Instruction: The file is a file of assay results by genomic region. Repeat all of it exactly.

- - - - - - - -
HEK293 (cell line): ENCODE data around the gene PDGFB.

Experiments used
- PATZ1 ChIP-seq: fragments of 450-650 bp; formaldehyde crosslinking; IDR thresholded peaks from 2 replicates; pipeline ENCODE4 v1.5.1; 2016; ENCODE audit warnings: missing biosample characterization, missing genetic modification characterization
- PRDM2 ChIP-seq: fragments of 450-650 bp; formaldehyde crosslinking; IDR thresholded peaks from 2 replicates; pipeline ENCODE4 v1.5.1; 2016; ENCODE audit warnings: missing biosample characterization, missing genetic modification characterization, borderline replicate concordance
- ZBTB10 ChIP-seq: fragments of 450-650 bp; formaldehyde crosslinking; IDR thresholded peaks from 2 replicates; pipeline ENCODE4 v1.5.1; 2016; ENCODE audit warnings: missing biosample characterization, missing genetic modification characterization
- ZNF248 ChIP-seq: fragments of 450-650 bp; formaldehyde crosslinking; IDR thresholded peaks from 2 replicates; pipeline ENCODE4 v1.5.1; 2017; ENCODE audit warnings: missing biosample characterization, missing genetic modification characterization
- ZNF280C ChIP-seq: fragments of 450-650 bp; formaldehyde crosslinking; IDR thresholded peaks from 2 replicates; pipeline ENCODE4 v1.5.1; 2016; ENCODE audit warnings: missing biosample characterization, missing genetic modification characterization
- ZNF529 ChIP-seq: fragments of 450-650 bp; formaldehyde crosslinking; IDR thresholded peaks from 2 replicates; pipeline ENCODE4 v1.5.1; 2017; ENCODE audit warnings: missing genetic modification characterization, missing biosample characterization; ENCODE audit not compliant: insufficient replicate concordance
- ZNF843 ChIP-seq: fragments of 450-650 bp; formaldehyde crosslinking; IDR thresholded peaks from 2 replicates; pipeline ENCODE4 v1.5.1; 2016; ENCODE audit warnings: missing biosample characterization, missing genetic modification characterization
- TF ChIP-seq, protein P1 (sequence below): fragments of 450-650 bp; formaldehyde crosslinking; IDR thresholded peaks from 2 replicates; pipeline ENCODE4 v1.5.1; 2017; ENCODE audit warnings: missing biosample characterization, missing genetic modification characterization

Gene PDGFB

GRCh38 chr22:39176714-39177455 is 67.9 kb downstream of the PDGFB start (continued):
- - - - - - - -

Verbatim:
HEK293 (cell line): ENCODE data around the gene PDGFB.

Experiments used
- PATZ1 ChIP-seq: fragments of 450-650 bp; formaldehyde crosslinking; IDR thresholded peaks from 2 replicates; pipeline ENCODE4 v1.5.1; 2016; ENCODE audit warnings: missing biosample characterization, missing genetic modification characterization
- PRDM2 ChIP-seq: fragments of 450-650 bp; formaldehyde crosslinking; IDR thresholded peaks from 2 replicates; pipeline ENCODE4 v1.5.1; 2016; ENCODE audit warnings: missing biosample characterization, missing genetic modification characterization, borderline replicate concordance
- ZBTB10 ChIP-seq: fragments of 450-650 bp; formaldehyde crosslinking; IDR thresholded peaks from 2 replicates; pipeline ENCODE4 v1.5.1; 2016; ENCODE audit warnings: missing biosample characterization, missing genetic modification characterization
- ZNF248 ChIP-seq: fragments of 450-650 bp; formaldehyde crosslinking; IDR thresholded peaks from 2 replicates; pipeline ENCODE4 v1.5.1; 2017; ENCODE audit warnings: missing biosample characterization, missing genetic modification characterization
- ZNF280C ChIP-seq: fragments of 450-650 bp; formaldehyde crosslinking; IDR thresholded peaks from 2 replicates; pipeline ENCODE4 v1.5.1; 2016; ENCODE audit warnings: missing biosample characterization, missing genetic modification characterization
- ZNF529 ChIP-seq: fragments of 450-650 bp; formaldehyde crosslinking; IDR thresholded peaks from 2 replicates; pipeline ENCODE4 v1.5.1; 2017; ENCODE audit warnings: missing genetic modification characterization, missing biosample characterization; ENCODE audit not compliant: insufficient replicate concordance
- ZNF843 ChIP-seq: fragments of 450-650 bp; formaldehyde crosslinking; IDR thresholded peaks from 2 replicates; pipeline ENCODE4 v1.5.1; 2016; ENCODE audit warnings: missing biosample characterization, missing genetic modification characterization
- TF ChIP-seq, protein P1 (sequence below): fragments of 450-650 bp; formaldehyde crosslinking; IDR thresholded peaks from 2 replicates; pipeline ENCODE4 v1.5.1; 2017; ENCODE audit warnings: missing biosample characterization, missing genetic modification characterization

Gene PDGFB

GRCh38 chr22:39176714-39177455 is 67.9 kb downstream of the PDGFB start (continued):